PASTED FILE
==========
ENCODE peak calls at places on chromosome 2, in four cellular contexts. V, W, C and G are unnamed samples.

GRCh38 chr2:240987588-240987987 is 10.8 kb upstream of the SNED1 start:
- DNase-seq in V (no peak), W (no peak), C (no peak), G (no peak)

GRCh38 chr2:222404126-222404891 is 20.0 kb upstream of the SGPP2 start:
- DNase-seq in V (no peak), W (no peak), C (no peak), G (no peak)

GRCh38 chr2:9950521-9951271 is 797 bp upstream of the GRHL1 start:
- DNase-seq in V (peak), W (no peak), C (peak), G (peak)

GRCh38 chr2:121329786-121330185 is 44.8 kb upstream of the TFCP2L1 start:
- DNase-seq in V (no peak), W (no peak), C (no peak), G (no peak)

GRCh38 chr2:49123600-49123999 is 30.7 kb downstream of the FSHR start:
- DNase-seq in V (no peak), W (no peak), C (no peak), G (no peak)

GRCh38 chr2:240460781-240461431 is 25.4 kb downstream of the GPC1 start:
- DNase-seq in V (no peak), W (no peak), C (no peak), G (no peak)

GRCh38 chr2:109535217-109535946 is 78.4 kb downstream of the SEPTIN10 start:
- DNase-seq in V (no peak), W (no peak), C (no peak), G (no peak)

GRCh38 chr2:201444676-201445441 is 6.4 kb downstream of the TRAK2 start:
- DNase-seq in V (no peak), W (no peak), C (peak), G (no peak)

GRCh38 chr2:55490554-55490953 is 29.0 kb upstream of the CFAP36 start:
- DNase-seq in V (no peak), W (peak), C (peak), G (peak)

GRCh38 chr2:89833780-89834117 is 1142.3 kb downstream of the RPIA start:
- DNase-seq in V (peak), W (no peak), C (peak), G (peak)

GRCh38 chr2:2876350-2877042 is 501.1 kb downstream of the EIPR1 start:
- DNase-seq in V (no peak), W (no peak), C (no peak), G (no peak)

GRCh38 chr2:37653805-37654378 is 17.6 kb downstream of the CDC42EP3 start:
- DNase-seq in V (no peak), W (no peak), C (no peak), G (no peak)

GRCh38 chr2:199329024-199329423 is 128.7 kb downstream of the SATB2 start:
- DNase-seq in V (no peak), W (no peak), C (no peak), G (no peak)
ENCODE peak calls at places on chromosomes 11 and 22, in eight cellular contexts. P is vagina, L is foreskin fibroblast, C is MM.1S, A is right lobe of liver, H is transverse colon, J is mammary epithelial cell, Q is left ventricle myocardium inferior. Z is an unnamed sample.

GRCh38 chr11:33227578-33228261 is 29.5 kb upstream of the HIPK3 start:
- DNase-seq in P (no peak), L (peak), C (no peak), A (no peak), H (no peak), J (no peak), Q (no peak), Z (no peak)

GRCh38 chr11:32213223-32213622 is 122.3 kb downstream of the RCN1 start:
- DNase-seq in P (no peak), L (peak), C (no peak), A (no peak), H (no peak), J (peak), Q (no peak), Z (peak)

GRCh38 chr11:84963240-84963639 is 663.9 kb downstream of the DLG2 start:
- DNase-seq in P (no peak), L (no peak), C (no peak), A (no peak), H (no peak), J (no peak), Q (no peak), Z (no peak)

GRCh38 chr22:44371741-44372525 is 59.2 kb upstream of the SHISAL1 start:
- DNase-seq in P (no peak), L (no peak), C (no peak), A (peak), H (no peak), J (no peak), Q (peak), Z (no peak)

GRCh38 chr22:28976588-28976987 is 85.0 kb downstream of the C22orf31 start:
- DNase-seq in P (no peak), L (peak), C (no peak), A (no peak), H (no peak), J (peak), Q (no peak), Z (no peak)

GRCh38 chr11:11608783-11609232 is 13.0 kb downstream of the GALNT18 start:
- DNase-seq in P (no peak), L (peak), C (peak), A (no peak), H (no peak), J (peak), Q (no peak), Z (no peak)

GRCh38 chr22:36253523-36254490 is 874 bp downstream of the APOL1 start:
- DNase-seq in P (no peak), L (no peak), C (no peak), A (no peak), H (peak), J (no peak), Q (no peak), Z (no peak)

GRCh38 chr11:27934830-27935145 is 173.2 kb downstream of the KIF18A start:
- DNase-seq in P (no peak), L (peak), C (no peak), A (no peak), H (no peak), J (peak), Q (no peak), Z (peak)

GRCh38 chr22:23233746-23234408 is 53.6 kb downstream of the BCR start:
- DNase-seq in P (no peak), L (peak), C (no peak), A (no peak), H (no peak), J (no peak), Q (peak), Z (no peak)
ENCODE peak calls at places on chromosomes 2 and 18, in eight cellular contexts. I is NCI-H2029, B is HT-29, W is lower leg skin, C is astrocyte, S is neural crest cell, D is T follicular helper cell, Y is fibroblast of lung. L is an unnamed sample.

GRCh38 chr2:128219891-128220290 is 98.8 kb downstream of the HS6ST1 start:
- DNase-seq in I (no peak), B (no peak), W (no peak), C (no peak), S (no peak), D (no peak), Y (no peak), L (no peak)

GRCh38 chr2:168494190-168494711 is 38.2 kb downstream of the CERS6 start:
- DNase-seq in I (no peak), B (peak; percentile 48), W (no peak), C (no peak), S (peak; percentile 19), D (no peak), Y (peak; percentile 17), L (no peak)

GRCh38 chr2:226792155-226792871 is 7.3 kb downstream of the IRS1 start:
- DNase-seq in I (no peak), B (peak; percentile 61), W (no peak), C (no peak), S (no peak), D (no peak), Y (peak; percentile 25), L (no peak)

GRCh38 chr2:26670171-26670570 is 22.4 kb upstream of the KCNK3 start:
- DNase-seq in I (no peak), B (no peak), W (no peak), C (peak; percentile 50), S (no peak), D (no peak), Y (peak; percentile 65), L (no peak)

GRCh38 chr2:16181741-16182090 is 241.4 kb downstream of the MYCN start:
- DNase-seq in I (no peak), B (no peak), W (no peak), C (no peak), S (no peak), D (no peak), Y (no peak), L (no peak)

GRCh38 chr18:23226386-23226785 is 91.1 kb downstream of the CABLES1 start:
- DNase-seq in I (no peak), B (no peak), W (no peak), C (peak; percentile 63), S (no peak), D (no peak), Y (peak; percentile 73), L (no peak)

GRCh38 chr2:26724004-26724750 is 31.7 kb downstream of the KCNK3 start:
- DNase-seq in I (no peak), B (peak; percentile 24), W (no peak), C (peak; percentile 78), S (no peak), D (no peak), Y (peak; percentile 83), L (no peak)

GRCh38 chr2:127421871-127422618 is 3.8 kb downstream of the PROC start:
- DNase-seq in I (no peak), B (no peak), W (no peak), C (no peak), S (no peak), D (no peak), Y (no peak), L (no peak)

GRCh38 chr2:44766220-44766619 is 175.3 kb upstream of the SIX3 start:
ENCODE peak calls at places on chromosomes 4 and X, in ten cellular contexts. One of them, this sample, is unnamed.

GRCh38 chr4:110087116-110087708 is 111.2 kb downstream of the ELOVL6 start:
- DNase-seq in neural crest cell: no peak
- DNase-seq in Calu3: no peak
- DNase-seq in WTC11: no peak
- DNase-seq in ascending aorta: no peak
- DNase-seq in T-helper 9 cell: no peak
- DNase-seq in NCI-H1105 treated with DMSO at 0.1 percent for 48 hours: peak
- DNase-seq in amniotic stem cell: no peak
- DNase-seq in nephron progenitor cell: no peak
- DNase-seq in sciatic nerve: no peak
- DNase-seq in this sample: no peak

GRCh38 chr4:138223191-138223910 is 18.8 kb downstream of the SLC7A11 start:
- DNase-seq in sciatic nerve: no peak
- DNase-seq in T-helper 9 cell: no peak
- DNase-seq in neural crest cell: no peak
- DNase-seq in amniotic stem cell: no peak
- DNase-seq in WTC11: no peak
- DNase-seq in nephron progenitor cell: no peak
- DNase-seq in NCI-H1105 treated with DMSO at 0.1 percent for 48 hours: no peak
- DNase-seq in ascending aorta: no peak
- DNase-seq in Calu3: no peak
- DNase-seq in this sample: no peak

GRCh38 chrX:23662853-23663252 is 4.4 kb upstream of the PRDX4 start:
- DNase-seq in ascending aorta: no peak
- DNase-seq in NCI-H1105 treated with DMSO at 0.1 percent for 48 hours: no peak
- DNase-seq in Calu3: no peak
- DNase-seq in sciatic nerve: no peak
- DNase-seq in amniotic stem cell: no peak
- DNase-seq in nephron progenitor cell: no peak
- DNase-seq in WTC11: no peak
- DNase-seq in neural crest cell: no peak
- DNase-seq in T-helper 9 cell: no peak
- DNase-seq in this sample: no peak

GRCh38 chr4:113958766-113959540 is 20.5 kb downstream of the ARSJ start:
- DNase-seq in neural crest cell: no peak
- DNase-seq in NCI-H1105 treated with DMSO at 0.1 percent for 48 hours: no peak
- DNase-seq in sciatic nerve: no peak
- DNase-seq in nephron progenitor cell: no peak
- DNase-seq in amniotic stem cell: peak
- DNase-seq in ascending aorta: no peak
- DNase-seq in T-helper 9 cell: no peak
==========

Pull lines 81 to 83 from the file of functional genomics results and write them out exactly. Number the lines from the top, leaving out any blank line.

- DNase-seq in amniotic stem cell: no peak
- DNase-seq in WTC11: no peak
- DNase-seq in nephron progenitor cell: no peak